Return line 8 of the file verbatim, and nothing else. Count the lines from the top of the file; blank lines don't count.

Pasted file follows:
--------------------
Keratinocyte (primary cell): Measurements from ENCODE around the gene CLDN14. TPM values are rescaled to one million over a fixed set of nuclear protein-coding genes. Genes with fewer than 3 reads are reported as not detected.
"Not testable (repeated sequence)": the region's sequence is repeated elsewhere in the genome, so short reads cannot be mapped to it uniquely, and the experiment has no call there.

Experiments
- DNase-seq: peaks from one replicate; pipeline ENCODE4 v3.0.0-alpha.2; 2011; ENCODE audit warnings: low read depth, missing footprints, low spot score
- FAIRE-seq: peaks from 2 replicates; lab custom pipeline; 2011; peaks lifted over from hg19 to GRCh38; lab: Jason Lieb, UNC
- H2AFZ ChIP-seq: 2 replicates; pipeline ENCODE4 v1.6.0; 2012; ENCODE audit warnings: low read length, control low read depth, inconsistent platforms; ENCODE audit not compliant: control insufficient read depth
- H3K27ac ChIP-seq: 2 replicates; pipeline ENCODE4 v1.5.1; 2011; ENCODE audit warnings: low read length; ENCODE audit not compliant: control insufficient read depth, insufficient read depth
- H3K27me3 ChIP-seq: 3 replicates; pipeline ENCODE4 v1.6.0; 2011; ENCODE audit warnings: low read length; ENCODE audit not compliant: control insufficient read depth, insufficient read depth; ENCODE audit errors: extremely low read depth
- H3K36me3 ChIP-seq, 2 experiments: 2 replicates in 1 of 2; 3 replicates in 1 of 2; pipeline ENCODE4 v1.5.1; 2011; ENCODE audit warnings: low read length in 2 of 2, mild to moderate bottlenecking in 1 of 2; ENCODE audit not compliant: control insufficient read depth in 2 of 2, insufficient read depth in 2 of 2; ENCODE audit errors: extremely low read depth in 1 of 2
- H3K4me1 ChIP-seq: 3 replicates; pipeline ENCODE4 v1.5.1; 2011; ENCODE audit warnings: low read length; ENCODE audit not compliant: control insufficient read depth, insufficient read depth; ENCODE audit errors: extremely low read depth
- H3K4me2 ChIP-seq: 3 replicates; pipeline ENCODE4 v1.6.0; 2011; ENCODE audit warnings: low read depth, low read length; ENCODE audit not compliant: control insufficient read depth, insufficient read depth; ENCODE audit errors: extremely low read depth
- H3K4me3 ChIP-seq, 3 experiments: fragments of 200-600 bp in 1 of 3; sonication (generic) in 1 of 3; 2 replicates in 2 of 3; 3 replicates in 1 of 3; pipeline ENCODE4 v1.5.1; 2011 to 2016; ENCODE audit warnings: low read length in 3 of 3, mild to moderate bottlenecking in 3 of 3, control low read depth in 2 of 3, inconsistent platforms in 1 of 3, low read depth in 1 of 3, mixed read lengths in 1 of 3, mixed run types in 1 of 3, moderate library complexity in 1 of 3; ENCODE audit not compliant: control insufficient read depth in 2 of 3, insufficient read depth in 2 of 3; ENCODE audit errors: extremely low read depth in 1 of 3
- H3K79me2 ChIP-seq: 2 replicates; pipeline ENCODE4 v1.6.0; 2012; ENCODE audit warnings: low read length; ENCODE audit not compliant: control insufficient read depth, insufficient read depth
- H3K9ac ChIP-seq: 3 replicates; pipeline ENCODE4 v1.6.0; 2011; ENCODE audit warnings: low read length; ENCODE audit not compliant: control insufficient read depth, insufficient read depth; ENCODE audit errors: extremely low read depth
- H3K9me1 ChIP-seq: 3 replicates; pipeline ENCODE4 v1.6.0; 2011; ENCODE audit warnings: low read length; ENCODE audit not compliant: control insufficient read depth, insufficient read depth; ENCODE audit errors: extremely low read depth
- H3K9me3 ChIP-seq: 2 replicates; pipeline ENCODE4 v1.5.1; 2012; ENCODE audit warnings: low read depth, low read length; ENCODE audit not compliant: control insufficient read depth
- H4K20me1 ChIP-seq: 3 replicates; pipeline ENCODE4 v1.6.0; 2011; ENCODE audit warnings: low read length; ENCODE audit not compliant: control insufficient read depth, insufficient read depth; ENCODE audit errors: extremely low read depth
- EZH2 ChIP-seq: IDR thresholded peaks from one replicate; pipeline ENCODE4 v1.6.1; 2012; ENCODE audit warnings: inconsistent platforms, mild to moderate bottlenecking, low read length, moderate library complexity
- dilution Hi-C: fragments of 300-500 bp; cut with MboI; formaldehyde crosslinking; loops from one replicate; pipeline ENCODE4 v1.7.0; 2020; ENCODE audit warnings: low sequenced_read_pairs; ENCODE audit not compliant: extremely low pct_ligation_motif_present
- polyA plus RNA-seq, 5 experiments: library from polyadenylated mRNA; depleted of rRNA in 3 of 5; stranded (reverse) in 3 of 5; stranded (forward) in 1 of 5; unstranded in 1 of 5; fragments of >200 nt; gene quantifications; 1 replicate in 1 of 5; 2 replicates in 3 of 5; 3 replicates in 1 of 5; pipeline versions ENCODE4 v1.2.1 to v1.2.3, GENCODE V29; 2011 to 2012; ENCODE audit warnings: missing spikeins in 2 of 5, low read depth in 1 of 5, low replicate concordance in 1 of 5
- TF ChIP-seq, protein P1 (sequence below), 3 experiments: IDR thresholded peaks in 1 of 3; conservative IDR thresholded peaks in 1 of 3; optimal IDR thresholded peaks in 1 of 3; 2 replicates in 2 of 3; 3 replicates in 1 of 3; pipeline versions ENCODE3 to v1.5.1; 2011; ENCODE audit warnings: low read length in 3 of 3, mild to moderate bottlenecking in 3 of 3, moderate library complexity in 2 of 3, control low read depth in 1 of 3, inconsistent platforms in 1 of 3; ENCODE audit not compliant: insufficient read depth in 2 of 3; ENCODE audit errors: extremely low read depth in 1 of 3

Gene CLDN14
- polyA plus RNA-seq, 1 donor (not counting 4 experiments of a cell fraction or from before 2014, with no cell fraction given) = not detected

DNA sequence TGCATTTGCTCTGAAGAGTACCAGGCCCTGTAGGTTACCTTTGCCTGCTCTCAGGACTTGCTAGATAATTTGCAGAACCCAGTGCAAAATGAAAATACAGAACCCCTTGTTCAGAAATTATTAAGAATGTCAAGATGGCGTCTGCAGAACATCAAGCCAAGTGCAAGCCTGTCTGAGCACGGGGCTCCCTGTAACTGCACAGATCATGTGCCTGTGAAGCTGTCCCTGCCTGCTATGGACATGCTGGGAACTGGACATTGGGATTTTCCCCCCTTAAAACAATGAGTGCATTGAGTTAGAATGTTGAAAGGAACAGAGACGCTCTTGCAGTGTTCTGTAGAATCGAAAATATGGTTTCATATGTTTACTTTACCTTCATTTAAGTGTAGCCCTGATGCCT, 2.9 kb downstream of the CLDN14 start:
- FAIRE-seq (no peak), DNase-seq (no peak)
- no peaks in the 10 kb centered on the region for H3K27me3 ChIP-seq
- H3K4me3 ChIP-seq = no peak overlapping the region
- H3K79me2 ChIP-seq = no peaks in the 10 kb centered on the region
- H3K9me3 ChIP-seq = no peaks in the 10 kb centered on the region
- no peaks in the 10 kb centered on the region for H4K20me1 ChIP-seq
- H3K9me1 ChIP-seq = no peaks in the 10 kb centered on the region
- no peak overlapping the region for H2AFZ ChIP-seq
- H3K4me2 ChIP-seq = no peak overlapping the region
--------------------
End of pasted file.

- H3K27me3 ChIP-seq: 3 replicates; pipeline ENCODE4 v1.6.0; 2011; ENCODE audit warnings: low read length; ENCODE audit not compliant: control insufficient read depth, insufficient read depth; ENCODE audit errors: extremely low read depth